We picked up her car, then drove to Nami-No-Uegu Shrine, sitting high above the harbor on a hill. It looked and felt like a typical Shinto Shrine, but Keiko assured me that Okinawa is a bit different. Next door was Koshi-byo, my first Confucian Temple in Japan. It consisted of an enclosed grassy area with three small buildings each housing only a table and small altar.
Next up was Okunogu, an unusual temple on a hill in a nearby park. The upper part of the structure was a shrine, the lower building filled with varied Buddhist deities. On a clearing above all was a small series of stones, symbolic of the shamanesses in the area. Keiko knelt in the grass and prayed. Around back was a pond with a couple gods, including Kannon surrounded by multiple Jizo. After I ladled water over the goddess, Keiko seemed curious why. So I told her that I'd lost my son only a few months before. She immediately sprang into action and within minutes we held a short Shinto service upstairs, followed by a similar Buddhist one down in the building below. Afterward, the shamaness who had conducted it explained to me that Shinto represents heaven, and Buddhism, earth. In old times, this was the usual state of spirituality everywhere throughout Japan, but during Meiji, this link had been severed, leaving the gods disembodied and the soul of the Japanese people sacrificed for wealth and power. Only at this shrine did this link continue.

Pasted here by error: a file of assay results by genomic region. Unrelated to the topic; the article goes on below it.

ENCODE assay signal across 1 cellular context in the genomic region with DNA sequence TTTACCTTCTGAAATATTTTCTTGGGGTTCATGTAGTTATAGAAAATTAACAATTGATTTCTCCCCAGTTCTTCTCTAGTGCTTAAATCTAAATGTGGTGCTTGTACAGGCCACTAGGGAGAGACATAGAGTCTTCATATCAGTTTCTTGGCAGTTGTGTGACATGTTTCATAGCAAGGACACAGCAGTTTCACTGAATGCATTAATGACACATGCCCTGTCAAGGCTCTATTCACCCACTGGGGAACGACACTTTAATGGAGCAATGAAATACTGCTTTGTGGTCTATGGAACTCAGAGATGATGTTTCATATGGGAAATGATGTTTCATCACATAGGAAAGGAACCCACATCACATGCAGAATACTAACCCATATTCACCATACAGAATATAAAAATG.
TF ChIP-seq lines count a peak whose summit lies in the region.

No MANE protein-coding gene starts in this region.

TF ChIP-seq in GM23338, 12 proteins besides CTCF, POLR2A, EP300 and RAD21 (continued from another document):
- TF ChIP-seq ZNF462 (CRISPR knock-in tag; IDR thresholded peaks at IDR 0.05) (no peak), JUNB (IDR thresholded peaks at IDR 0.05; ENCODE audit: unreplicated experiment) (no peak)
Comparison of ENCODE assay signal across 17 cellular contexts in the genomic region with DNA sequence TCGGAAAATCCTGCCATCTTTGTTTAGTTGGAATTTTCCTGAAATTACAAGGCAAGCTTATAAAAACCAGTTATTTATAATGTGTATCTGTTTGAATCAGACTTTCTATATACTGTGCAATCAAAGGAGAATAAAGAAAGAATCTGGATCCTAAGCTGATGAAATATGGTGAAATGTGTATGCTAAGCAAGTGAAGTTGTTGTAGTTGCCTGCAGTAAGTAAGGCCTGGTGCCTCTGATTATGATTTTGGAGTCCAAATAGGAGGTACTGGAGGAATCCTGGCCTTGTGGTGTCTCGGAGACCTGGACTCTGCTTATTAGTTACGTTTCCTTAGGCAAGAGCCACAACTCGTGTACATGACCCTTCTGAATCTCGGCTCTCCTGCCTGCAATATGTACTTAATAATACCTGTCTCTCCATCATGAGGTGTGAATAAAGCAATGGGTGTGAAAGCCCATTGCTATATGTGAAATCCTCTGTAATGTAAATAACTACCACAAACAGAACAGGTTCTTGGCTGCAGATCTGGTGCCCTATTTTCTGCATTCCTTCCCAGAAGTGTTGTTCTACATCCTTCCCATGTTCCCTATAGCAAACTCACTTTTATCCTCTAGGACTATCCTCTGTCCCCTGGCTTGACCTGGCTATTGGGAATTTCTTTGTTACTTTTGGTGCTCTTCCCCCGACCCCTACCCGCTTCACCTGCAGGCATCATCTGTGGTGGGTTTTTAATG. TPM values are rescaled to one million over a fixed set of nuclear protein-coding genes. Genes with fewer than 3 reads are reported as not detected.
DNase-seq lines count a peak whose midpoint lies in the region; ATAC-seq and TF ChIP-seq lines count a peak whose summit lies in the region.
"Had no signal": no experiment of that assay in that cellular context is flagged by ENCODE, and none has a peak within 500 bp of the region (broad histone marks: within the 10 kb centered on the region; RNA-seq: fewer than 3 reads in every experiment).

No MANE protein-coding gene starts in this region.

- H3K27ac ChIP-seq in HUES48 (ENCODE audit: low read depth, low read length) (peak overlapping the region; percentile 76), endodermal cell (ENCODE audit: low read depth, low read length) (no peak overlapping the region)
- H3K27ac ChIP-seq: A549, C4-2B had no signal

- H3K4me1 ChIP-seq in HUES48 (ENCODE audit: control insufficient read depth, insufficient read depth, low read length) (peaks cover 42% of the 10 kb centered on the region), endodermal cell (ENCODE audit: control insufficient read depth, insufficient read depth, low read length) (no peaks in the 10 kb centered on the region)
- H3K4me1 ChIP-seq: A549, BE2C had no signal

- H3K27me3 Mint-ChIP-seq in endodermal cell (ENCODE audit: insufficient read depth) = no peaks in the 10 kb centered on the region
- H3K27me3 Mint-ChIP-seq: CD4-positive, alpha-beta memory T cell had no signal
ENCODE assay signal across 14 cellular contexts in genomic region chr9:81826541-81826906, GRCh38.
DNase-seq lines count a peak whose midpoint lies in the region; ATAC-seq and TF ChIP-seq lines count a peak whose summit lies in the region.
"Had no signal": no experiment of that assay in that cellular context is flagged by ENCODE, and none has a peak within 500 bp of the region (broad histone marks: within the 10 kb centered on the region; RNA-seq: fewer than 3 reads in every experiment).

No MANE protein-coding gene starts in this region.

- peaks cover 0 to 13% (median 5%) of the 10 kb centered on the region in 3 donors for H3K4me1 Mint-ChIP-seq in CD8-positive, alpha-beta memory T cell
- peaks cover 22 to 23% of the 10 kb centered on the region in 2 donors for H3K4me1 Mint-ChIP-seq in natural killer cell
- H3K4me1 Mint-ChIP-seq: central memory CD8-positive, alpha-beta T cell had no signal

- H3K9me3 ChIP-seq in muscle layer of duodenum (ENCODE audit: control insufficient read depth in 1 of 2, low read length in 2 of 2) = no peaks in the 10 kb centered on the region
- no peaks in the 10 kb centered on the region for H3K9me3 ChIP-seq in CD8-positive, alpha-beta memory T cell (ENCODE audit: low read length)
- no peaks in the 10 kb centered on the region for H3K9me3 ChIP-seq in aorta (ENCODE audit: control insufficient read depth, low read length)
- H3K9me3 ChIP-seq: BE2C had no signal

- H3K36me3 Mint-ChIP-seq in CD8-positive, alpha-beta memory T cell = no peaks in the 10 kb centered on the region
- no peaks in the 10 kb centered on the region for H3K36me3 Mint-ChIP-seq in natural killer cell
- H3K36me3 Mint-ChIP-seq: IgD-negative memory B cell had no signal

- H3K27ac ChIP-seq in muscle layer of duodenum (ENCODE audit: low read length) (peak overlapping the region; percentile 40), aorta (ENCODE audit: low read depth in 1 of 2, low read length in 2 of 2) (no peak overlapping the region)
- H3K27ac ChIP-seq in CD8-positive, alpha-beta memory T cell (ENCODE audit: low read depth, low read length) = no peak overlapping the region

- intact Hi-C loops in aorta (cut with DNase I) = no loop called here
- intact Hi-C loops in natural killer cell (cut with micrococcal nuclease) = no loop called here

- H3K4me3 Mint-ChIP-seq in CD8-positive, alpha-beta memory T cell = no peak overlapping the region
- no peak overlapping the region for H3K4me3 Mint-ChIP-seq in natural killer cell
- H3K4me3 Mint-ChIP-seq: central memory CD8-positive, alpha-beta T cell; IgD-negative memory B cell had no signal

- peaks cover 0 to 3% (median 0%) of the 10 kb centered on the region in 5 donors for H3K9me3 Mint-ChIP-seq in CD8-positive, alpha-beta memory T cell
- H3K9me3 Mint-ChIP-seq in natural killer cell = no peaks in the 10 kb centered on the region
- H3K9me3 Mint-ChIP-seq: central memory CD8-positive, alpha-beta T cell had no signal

Back on Kokusai-dori, we went into a shop specializing in Okinawan instruments, one long associated with the Kina family. Behind the counter was a young woman from Kyoto, now married to a local. As she played sanshin, Keiko taught me some basic chappa techniques. Keiko's mother came in at one point and they talked about me in the Okinawan language. The mother, hearing of my interest in spirituality, took to me quickly, bemoaning the fact that Japan has lost its soul. Nationality isn't as important as heart, she told me.